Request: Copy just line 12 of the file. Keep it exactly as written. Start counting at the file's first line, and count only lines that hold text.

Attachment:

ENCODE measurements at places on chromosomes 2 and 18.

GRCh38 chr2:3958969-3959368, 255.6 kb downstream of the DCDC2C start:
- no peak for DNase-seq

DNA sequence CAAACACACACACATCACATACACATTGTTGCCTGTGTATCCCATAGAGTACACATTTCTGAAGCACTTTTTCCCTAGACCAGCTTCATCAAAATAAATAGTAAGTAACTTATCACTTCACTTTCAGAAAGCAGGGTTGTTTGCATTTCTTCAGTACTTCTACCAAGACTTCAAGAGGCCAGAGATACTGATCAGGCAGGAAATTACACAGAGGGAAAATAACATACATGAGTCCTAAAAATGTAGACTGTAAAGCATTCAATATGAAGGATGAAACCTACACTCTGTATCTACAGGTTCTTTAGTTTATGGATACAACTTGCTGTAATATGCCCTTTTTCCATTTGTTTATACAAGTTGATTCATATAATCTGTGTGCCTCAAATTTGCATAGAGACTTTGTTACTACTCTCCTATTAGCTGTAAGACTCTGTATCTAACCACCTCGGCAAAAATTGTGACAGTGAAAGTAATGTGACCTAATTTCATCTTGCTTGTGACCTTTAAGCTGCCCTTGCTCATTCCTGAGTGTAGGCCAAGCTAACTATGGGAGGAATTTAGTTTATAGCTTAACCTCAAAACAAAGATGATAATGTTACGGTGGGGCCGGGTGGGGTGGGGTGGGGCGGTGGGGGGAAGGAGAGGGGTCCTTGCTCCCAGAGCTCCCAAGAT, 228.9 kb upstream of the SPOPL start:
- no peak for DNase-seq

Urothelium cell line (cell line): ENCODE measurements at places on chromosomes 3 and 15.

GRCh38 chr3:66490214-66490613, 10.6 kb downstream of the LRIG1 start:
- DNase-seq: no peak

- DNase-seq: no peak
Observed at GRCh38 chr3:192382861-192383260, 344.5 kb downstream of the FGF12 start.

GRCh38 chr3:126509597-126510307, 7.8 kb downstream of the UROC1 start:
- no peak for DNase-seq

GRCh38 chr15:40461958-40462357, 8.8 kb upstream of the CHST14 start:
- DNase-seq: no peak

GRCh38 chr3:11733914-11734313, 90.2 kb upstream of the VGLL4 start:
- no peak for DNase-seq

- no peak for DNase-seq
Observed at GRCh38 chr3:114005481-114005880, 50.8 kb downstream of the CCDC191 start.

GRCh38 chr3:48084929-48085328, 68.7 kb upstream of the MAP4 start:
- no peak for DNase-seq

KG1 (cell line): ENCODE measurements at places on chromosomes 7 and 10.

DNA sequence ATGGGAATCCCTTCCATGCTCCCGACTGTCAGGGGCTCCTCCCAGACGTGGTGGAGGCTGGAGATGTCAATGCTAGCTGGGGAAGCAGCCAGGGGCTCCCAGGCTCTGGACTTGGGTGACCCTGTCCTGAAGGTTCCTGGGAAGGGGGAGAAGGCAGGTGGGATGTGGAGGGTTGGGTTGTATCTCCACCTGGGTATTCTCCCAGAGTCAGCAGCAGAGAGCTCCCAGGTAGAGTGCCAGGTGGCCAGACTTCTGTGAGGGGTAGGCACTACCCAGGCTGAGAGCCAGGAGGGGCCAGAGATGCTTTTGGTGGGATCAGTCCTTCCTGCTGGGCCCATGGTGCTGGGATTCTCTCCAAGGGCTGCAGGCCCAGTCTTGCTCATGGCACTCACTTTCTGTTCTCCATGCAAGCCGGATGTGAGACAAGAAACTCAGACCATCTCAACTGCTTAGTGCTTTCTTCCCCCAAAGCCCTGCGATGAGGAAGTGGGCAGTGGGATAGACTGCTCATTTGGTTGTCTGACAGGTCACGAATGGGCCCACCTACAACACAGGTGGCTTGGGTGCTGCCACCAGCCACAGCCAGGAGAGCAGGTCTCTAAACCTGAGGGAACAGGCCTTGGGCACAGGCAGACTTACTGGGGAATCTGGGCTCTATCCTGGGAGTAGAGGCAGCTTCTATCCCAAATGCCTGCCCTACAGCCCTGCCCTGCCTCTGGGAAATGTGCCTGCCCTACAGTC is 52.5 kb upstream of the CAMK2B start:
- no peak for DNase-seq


- no peak for DNase-seq